Two new species of dandelion have been discovered in Spain.
The two recently discovered species (Taraxacum decastroi and Taraxacum lacianense) were found by Spanish researchers in the Pyrenees and the Cordillera Cantábrica mountain range, respectively.
The find was surprising because it was thought that most of the plant species in the Iberian Peninsula had been identified.
"It's hard to find new species now in Spain. It depends on the complexity of the group of plants you study," said Antonio Galán de Mera, lead author of the study and a researcher in the Department of Biology (Botany) at the San Pablo-CEU University in Madrid.
According to the study, which has been published in the journal Annales Botanici Fennici, identifying the plants was no easy task.
"We had to compare them with numerous examples from Europe (above all in Spain and Portugal), which were lent to us from the collections of other colleagues," Galán de Mera said in a statement.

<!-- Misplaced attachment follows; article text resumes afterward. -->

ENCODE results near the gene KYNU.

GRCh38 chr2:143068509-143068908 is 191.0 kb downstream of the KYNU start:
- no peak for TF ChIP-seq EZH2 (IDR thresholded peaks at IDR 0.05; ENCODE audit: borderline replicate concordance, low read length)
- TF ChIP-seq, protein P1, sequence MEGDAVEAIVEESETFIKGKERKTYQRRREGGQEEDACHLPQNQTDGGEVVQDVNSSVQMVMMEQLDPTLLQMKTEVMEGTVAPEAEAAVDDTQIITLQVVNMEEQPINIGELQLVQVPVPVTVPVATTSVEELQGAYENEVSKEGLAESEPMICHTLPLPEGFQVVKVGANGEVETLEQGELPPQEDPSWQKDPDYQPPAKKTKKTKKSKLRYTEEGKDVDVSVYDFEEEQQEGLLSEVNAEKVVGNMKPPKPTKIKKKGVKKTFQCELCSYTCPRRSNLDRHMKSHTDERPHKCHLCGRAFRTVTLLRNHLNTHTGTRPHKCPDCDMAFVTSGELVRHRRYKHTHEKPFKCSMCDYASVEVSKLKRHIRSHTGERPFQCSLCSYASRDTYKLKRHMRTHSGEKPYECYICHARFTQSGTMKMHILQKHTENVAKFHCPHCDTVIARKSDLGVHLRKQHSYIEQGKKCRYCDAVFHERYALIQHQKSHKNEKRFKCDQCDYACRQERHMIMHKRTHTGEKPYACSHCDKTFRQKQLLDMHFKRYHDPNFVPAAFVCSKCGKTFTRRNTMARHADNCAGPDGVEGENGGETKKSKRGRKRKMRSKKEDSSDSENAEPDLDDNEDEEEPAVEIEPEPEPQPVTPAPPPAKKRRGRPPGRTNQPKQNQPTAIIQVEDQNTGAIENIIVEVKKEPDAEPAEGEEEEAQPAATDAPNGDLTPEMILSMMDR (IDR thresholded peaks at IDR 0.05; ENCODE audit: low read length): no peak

T. decastroi and T. lacianense are plants with long leaves and little pollen, because they reproduce by means of seeds without fertilization. There are 50 species in the Taraxacum genus found in the Iberian Peninsula.
T. decastroi, which takes its name from the naturalist Emilio de Castro y Pérez de Castro, is a plant from the Pyrenees fir forests of Lérida, while T. lacianense, first spotted by José Alfredo Vicente Orellana, grows in the birch woods of the Montes de León mountains, specifically in the area of Laciana. Both plants live in moist environments and face threats .
"Taraxacum lacianense lives in environments that are very vulnerable to becoming dried out. In addition, the bogland in which it grows is in the birch woods of the Montes de León, which are seriously threatened by open cast coal mining," Galán de Mera said.
In Spain, "it is impossible to pinpoint" the number of new plant species that still remain to be discovered, he added.